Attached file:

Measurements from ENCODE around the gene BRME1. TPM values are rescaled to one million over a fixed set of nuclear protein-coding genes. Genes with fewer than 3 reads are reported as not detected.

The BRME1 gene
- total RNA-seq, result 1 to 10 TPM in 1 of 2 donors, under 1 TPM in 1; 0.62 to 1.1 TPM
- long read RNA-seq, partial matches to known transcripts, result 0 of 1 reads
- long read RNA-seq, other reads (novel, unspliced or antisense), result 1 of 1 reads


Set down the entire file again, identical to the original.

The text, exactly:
Measurements from ENCODE around the gene BRME1. TPM values are rescaled to one million over a fixed set of nuclear protein-coding genes. Genes with fewer than 3 reads are reported as not detected.

The BRME1 gene
- total RNA-seq, result 1 to 10 TPM in 1 of 2 donors, under 1 TPM in 1; 0.62 to 1.1 TPM
- long read RNA-seq, partial matches to known transcripts, result 0 of 1 reads
- long read RNA-seq, other reads (novel, unspliced or antisense), result 1 of 1 reads